Hailey to Picabo: Journal Entry 11

This morning starts at 8:00 a.m. We need to wait this late so Larry Clark of the Hailey police department can get us through a short stretch of traffic to a place where the shoulder of the road widens out. After he gets us to that point he drives ahead of me to Bellevue so he can show me where to turn toward Picabo. Again, I am grateful for all the help and consideration we receive from law enforcement.

I have to restock our supplies at the grocery store in Bellevue. Bill must have   trotted along this morning because he gets to the store before I get through shopping. I know, most guys think shopping takes us a long time but I only got a few items here. As I go out the door of the grocery, I am reminded by the sight of some workers refilling the ice bins that I forgot the ice. I am totally surprised when they ask if I want some free ice. There are many bags on the cement in front of the machine and they explain to me that these have melted a little and they have to throw them out. I grab a shopping cart and fill it to the max. It is enough to fill the huge white cooler in the bed of the truck and the small one we stock with drinks, cheese, eggs, and sometimes fresh veggies. I feel a little guilty at having taken so much until I look back at the store and see a huge pile of bags left out for other folks to grab. I guess that ice company is adamant about seeing to the quality of ice they sell. That was a   fortunate break for us. Ice is a very necessary part of our journey and the cost   adds up. Bill is also amazed at the good fortune of this encounter.

Our next stop is in the small community of Gannett. I find a good place to pull over near their fire department. Millie is becoming very accustomed to the trailer and doesn’t cry much anymore. She bounces around back there, entertaining herself with the chew toys and some hay string. I let her out often and play with her, but I have to limit my time with her because of my other duties. I know it may not seem like I have much to do, but keeping the trailer organized, taking pictures, downloading them, writing the story and preparing food for Bill and the horse can just eat up time. We have a nice lunch today consisting of smoked tuna from a pouch with garlic, parmesan cheese crackers. There are fresh baby carrots with ranch dressing and a peach for desert. It would be nice to eat like that every day but, keeping things fresh can be a challenge. So we gobble the fresh stuff up when we can.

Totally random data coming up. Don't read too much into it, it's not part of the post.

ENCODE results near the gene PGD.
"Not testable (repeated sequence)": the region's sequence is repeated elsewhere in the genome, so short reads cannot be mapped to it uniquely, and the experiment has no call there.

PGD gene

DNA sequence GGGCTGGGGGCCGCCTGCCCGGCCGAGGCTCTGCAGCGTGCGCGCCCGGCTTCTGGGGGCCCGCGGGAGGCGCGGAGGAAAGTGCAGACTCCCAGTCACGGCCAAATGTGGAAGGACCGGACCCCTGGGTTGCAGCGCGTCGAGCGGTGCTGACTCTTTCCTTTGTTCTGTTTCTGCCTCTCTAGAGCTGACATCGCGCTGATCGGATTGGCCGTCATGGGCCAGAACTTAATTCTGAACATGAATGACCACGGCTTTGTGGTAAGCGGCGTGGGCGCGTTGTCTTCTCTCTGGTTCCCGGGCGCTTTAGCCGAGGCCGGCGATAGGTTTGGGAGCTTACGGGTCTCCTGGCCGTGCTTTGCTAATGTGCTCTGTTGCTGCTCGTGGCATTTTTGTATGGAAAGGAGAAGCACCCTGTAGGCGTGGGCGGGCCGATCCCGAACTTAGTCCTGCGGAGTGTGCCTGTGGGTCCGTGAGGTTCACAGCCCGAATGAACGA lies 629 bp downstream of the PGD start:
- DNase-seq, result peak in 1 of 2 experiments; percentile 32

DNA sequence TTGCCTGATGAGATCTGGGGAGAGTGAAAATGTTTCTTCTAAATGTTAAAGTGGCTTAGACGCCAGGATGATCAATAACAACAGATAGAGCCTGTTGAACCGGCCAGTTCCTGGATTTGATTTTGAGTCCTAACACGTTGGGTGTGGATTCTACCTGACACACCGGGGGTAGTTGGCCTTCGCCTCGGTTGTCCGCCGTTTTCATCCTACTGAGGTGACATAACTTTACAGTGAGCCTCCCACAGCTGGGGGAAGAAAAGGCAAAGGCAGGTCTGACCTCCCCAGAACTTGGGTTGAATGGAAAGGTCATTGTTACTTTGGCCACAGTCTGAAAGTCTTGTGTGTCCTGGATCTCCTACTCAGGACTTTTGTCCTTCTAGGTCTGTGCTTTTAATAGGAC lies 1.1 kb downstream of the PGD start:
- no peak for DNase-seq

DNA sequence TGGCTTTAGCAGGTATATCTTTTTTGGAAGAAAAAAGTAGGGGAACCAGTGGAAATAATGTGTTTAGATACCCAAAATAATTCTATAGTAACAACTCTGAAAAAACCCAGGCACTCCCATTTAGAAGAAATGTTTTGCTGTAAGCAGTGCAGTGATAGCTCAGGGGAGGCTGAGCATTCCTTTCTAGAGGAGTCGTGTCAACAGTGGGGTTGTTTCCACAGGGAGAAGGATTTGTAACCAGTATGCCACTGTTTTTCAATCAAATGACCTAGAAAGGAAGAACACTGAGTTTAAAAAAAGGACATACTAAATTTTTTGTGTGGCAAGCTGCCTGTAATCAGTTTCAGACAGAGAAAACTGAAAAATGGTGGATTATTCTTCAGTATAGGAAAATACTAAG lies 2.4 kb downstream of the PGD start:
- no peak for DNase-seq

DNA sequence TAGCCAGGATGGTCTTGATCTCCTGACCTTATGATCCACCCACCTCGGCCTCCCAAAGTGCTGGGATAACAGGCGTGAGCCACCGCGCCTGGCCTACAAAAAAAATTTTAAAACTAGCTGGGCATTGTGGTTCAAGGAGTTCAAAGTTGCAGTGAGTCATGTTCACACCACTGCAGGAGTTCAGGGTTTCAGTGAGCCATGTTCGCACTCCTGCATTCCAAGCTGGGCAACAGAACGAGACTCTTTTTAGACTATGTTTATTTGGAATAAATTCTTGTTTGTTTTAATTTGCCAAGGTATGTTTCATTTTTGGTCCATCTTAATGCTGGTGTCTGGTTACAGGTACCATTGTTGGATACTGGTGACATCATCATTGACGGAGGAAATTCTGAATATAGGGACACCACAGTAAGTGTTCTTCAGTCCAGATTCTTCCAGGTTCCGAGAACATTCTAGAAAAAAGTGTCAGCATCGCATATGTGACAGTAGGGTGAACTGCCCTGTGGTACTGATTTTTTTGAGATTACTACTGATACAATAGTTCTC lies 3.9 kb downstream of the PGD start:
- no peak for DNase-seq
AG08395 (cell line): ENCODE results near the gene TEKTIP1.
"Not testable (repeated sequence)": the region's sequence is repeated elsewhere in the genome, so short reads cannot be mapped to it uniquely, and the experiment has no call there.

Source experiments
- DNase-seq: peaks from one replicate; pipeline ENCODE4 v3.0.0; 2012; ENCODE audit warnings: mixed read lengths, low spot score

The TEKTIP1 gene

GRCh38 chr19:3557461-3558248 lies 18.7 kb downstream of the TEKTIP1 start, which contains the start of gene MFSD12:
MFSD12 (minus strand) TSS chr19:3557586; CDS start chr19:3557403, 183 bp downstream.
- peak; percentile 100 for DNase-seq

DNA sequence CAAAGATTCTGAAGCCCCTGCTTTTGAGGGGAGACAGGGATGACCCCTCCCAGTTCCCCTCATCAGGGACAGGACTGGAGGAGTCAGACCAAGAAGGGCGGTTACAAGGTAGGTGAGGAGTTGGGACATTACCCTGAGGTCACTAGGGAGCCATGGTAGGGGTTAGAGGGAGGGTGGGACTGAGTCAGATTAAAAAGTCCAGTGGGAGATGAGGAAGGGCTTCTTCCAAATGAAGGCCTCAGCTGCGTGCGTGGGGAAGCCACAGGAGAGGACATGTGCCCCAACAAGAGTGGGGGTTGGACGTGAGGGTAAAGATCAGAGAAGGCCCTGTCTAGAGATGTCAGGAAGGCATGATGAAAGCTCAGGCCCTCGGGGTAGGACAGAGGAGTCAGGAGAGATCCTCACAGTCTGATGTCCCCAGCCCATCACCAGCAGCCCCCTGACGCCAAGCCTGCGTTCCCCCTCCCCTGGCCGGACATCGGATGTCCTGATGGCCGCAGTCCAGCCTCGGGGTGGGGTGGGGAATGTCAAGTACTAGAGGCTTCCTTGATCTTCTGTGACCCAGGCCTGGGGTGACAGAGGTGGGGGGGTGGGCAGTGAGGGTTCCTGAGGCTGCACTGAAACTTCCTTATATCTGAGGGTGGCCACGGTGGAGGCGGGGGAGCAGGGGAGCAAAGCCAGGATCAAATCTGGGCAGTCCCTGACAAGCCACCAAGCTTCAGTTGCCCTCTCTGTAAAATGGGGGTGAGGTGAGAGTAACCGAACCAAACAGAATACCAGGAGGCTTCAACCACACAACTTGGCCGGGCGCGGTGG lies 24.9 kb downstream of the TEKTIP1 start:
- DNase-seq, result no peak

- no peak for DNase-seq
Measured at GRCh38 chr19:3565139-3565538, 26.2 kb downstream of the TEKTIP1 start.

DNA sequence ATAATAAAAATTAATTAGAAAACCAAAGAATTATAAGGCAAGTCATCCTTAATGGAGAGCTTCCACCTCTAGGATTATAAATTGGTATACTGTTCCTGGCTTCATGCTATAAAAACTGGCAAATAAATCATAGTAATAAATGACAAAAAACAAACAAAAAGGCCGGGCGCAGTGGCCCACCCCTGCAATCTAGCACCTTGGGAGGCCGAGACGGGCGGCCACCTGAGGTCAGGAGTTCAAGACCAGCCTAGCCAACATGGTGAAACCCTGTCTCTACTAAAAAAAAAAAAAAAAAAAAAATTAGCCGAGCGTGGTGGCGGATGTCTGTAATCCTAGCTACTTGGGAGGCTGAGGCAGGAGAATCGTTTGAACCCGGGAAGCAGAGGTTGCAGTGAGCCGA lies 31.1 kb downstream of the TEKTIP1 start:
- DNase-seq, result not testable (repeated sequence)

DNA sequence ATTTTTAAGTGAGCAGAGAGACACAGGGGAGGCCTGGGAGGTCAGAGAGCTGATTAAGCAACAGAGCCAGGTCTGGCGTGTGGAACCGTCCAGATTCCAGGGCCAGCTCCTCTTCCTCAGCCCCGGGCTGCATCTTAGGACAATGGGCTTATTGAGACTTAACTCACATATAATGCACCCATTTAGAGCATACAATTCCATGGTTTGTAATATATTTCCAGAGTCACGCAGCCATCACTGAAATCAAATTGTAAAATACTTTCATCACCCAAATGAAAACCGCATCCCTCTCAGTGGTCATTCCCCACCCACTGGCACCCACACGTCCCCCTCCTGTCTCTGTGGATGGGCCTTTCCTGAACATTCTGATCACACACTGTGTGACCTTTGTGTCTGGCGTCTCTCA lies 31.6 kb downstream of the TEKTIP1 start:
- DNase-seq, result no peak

The next stop is Picabo. This is another small ranching and farming community. There is a huge, historical ranch here. Members of the Kilpatrick family, who had moved to Idaho from Beatrice, Nebraska, founded the K – K Ranch in 1883. In 1955 Bud Purdy bought his grandfather, W.H. Kilpatrick’s ranch, and still owns it today. There is an incredibly interesting book on the history of this family and the ranch called “It’s in the Blood, The Story of the Kilpatrick Brothers.” Written by Chris Millspaugh, and Jean Swartling. Copyright © 2005 Purdy Ranch – Picabo Livestock Book and cover design by Jean Swartling. I obtained a copy from the Silver Creek store in Picabo. I don’t know if it is available anywhere else.

We met with their Foreman, Loni Barg, who offered a place for Blackie to spend the night. Thanks to Loni for the hay and oats you gave to Blackie. He gave us a brief tour of the headquarters area where he lives and filled us in on a little of the history. The owner of ranch wasn’t available today so we make plans to return on Saturday to meet this living legend. Bill and I spend the night in Cary at the little motel by the Sportsman’s Bar. It is a good place to rest. The room is spacious and clean. One unusual aspect of the room is that it has bare wooden floors. This makes more sense than having carpet. I think all motels could benefit from having wooden or tile floors, it’s easier to keep them clean.